Meet The Narrator’s Prince Calder

CalderI’ve been tagged for the Meet My Character Blog Hop by Juneta Key, who’s working on Guardians of the Seals – Apocalypse, Signed, Sealed, and Delivered. It’s a novella about the four horsemen of the apocalypse, and looks pretty interesting. I “met” Juneta through Holly Lisle’s writing classes — if you’re a writer, I can’t recommend them enough!

For this blog hop, I’m introducing you to the protagonist of The Narrator: Prince Calder.

What is the name of your character? Is he fictional or a historical person?
Prince Calder is definitely a fictional person. He’s the main character of both The Narrator and the Narrator’s book.

When and where is the story set?
The story is set in a book, but that book is set in the kingdom of Anwingda. It’s your classic medieval fantasy setting.

What should we know about him?
Calder starts off as your typical knight in shining armor. He wants to be the hero, to save the damsel in distress from certain destruction. Not for fame or riches, just for the sake of doing good. He also strongly believes in fate, and doesn’t like people interfering with it. At the beginning of the story, an old woman tells him that it is his destiny to save the princess of Faraday Castle.

What is the main conflict? What messes up his life?
When Calder sets out to rescue the princess, the narrator of the book intercepts him. He tells Calder to turn back, that he won’t narrate such a cliche story as a prince rescuing a princess. When Calder refuses, the narrator literally rewrites his life. Calder’s no longer the Crown Prince of Anwingda, but the youngest of three sons.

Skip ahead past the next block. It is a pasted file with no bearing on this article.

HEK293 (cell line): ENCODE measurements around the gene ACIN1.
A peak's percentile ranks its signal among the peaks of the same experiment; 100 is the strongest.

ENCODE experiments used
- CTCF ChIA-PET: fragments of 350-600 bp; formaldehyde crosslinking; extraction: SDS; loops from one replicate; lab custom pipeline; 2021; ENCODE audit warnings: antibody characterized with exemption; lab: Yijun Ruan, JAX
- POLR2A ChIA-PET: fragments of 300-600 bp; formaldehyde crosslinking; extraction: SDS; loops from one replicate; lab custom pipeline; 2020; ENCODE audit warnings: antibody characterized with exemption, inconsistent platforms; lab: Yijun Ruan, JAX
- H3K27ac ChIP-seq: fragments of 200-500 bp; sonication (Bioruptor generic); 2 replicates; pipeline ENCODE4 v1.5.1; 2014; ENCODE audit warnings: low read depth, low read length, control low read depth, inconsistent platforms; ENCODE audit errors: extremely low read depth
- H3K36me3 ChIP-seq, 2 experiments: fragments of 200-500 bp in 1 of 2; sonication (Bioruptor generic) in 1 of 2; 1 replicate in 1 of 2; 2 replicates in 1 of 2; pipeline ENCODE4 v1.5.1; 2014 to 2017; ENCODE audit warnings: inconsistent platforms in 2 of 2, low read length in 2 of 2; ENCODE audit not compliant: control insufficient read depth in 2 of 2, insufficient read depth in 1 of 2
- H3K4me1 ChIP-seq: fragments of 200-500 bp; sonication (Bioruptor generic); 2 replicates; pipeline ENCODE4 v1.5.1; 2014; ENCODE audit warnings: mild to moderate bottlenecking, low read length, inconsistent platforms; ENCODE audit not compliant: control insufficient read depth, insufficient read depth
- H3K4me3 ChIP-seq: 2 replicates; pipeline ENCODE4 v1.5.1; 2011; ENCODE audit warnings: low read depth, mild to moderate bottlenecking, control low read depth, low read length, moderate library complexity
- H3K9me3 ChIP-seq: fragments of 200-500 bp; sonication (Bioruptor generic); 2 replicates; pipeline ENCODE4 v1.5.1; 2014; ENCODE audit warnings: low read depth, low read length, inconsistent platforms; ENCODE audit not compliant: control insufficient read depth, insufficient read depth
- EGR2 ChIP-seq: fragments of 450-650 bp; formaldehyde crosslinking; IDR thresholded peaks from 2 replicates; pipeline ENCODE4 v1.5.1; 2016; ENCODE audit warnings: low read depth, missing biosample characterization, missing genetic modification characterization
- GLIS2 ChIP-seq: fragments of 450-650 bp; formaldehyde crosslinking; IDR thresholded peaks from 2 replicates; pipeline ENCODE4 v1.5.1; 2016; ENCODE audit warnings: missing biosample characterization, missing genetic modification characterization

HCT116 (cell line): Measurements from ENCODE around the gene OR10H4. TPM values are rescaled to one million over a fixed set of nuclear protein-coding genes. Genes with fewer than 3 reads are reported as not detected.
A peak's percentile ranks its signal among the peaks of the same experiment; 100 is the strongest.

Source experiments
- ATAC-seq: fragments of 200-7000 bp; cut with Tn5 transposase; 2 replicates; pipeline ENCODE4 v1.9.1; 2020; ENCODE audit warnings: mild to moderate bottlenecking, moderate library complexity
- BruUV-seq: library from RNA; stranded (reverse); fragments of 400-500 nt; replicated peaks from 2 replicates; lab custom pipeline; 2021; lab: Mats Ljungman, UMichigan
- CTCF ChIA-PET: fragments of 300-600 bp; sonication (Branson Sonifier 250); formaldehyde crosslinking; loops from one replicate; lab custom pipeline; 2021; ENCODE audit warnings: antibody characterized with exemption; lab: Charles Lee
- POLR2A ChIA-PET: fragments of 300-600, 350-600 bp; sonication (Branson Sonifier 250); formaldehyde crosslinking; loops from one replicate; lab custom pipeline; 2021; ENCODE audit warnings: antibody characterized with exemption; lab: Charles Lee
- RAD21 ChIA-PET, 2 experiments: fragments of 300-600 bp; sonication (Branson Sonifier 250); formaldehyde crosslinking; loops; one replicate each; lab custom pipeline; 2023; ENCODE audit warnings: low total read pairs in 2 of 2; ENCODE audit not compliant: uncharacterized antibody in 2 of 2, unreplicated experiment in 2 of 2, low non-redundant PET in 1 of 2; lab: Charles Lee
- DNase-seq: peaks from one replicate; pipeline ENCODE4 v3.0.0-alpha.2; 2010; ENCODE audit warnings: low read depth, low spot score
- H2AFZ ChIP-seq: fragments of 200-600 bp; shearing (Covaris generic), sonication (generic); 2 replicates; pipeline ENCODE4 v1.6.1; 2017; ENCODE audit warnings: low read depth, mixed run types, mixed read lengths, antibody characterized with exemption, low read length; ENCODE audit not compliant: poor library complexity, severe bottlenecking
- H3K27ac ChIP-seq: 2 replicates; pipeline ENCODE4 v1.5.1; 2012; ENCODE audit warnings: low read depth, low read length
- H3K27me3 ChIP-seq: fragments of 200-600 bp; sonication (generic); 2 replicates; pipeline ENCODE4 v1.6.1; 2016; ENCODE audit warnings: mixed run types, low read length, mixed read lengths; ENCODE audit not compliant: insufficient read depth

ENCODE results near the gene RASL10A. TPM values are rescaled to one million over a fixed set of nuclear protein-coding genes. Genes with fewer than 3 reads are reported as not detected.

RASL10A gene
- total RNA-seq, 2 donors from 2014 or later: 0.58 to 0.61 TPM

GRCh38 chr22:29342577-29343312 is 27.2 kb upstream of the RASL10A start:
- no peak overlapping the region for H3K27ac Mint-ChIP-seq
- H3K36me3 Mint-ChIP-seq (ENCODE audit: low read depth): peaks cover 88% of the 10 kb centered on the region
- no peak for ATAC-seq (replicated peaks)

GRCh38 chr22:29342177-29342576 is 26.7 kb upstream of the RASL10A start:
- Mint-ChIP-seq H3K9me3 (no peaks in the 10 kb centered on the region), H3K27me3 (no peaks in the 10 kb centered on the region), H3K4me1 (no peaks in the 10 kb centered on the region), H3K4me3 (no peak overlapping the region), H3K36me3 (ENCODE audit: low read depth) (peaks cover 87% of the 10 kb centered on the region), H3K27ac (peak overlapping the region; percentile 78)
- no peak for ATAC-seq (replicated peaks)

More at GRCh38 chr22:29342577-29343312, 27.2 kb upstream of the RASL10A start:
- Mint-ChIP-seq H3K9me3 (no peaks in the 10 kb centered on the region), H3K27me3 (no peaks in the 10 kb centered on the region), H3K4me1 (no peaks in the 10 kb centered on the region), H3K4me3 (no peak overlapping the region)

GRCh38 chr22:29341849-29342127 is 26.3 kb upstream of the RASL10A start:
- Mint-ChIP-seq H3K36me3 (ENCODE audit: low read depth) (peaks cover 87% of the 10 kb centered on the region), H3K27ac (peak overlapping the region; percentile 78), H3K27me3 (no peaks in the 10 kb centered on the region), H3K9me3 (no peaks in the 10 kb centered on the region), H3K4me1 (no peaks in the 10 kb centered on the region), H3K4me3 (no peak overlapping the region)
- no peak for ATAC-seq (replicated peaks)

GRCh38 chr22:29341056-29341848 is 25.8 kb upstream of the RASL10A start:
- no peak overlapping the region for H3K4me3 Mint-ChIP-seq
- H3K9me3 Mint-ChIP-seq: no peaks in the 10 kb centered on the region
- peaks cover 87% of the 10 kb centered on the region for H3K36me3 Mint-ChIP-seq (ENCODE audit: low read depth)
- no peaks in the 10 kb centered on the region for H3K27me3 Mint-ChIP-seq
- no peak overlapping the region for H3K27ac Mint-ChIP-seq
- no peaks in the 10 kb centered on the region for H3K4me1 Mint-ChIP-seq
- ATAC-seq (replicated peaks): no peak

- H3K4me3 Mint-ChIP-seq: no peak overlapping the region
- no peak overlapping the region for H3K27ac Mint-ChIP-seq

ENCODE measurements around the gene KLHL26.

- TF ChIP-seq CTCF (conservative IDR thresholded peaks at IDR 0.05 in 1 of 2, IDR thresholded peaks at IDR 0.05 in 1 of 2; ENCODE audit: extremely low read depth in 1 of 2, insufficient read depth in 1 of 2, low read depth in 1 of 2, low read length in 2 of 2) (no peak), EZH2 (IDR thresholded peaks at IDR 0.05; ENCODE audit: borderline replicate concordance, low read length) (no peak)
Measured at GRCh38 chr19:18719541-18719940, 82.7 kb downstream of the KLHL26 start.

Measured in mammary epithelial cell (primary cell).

What is the personal goal of the character?
After his run-in with the narrator, Calder has to find a way to both return to his previous life and rescue the princess despite the narrator’s interference.

Is there a working title for this novel, and can we read more about it?
You can read more about The Narrator on my dedicated page.

When can we expect the book to be published?
I’m still revising, and then I want to send it out to agents to see if I can get it traditionally published. But let’s dream big. Let’s say next year.

Crown Prince Calder departs the kingdom to rescue a princess from her classically evil captors. He expects dangers, but there is one thing he does not expect: his story’s narrator.

Refusing to narrate even one more boring quest plot, Pennington materializes and orders Calder to ignore the kidnapped princess. He will create a more engaging story, one that a truly great narrator deserves. Calder doesn’t believe his claim to be the narrator and, determined to be a hero, refuses.

Then Pennington completely rewrites Calder’s backstory. Suddenly Crown Prince Calder…isn’t. He is now a younger son, and has lost his inheritance and the confidence that he is a real person in one sentence. Calder’s story is no longer as straightforward as he thinks. Does the princess still need to be rescued? Can he get his life back as the crown prince? If he continues to defy Pennington, will he even recognize himself?

Losing his sense of identity and reality, he clings to his quest, determined – at all costs – to beat the narrator and end his story, his way.

Now, hop on over to my friend Jennifer Loizeaux’s site. You can meet one of the characters of her upcoming mystery, Flight Risk, when she posts next week.